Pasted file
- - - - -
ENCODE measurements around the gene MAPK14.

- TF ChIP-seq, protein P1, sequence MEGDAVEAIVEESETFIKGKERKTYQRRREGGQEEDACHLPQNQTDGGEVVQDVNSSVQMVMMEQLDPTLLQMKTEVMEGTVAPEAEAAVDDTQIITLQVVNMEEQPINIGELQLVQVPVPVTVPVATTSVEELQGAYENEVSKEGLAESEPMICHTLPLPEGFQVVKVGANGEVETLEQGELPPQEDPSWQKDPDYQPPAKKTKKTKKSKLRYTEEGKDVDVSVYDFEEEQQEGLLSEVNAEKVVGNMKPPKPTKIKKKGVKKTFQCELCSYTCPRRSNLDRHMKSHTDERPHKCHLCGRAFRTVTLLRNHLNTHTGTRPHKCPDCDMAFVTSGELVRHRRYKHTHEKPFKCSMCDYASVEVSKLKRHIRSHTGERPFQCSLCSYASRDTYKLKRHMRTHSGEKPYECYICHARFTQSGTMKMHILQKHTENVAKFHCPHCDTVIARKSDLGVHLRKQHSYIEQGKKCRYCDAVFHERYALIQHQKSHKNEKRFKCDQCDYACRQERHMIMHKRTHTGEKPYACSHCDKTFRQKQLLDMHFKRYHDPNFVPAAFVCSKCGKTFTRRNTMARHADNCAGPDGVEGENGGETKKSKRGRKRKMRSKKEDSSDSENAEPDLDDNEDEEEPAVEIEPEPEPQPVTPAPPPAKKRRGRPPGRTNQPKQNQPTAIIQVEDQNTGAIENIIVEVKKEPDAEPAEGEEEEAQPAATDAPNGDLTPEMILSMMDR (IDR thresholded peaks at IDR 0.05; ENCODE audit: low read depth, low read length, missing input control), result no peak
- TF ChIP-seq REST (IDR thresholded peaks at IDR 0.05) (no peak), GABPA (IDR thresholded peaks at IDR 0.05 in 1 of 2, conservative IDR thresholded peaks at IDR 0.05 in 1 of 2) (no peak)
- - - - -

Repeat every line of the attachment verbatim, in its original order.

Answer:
ENCODE measurements around the gene MAPK14.

- TF ChIP-seq, protein P1, sequence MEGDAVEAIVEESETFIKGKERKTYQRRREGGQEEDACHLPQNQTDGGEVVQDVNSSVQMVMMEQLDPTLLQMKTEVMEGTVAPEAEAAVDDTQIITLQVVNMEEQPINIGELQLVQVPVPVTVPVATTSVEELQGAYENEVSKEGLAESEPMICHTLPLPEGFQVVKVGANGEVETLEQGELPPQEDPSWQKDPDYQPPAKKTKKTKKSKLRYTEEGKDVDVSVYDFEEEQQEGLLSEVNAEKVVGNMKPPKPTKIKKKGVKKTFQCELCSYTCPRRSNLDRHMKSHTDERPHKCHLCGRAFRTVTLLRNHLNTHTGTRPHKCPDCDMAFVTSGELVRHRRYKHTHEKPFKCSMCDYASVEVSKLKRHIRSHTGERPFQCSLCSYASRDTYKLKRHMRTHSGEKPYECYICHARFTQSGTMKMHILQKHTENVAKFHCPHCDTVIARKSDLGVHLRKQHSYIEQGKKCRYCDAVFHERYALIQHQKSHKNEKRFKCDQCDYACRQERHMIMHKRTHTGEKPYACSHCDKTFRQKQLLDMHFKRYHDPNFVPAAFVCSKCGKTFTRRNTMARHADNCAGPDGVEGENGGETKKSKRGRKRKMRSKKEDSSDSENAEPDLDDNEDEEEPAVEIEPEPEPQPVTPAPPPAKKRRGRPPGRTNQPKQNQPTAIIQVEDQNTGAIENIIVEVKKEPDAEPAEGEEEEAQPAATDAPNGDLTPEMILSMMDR (IDR thresholded peaks at IDR 0.05; ENCODE audit: low read depth, low read length, missing input control), result no peak
- TF ChIP-seq REST (IDR thresholded peaks at IDR 0.05) (no peak), GABPA (IDR thresholded peaks at IDR 0.05 in 1 of 2, conservative IDR thresholded peaks at IDR 0.05 in 1 of 2) (no peak)